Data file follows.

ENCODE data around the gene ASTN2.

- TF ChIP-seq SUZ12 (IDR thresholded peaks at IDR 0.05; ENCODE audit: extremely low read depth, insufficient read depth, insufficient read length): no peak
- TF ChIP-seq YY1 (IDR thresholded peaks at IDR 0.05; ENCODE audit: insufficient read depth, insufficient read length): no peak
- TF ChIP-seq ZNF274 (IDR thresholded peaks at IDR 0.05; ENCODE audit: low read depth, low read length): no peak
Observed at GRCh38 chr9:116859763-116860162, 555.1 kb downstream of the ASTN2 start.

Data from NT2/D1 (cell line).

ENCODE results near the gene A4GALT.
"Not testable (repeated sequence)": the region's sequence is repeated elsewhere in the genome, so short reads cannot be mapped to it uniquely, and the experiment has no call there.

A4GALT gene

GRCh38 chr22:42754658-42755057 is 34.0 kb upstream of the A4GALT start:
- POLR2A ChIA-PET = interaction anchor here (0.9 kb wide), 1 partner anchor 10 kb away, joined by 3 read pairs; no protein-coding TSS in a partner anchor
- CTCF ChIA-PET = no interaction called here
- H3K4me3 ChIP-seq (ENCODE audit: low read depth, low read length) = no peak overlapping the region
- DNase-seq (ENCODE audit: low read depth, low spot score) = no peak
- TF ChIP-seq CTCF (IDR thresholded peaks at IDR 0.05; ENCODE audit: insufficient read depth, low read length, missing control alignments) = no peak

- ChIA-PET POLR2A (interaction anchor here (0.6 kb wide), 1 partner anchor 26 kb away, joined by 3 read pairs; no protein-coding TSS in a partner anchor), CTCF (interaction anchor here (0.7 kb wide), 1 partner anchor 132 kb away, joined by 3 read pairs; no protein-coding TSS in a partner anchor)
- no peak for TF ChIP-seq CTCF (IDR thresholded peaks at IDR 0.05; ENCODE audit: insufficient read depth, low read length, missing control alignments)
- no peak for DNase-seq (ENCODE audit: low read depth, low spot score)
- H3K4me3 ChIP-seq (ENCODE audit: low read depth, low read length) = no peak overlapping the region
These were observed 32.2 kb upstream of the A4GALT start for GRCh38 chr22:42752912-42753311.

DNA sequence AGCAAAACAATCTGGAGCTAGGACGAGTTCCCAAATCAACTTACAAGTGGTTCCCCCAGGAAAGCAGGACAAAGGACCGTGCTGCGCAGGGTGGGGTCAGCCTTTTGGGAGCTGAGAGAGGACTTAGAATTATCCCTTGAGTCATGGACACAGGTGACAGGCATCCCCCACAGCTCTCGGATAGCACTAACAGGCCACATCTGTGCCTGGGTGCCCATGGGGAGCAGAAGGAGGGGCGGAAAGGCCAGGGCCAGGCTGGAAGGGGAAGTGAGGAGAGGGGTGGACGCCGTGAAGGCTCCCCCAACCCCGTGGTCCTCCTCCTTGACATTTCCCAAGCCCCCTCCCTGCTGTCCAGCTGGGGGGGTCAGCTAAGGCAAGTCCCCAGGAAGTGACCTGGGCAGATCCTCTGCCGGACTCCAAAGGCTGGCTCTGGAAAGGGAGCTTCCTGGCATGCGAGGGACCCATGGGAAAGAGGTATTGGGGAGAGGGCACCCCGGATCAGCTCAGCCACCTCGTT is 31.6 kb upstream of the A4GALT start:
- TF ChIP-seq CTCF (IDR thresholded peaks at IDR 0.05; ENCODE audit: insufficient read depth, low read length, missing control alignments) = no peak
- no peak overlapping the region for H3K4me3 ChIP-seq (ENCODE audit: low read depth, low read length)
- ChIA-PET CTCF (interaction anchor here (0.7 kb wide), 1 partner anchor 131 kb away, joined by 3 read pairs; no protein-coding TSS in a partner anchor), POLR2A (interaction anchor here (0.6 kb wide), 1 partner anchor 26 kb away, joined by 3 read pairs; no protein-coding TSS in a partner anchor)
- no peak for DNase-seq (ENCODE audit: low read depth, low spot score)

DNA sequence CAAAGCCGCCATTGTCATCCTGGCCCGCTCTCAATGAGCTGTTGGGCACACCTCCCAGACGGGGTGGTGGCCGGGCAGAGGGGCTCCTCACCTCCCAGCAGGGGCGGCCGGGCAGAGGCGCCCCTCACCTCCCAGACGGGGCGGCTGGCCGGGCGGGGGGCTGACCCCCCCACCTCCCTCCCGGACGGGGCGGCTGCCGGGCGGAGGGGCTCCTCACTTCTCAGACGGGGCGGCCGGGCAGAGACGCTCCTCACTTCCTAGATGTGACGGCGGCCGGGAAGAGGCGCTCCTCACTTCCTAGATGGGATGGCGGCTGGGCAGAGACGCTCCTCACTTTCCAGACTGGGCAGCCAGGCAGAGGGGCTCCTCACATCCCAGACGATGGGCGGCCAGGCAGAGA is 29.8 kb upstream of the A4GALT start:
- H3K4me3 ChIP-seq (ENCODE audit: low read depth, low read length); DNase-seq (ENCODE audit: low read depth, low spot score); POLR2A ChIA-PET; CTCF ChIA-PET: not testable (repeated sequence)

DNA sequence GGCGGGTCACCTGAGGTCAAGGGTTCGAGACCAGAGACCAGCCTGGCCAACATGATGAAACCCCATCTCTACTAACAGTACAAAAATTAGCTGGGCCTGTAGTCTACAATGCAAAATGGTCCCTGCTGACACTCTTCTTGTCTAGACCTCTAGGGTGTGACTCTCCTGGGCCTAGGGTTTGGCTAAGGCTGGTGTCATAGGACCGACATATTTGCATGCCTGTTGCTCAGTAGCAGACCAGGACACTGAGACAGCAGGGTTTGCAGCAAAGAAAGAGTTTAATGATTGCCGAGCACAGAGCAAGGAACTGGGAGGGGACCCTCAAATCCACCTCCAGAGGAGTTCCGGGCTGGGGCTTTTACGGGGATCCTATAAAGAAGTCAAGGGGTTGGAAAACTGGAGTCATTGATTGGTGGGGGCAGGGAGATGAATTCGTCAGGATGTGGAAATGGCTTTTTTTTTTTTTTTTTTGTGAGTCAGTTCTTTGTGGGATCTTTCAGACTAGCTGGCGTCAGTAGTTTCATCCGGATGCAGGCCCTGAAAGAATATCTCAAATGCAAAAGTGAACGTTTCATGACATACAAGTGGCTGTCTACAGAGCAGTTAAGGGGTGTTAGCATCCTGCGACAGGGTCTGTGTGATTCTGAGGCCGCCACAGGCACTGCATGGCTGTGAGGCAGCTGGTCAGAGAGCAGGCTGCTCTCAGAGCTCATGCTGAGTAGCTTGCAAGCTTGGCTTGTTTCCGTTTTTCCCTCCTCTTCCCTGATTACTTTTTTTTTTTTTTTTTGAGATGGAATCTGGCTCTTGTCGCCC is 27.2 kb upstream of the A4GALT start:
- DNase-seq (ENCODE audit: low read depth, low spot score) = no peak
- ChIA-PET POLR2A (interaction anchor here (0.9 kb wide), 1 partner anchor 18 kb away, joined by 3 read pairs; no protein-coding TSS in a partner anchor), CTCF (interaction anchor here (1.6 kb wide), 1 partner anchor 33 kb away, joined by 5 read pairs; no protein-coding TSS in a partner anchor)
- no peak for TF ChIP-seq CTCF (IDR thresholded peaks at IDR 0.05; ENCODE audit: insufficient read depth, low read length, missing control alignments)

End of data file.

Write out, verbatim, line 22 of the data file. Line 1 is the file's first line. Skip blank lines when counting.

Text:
- TF ChIP-seq CTCF (IDR thresholded peaks at IDR 0.05; ENCODE audit: insufficient read depth, low read length, missing control alignments) = no peak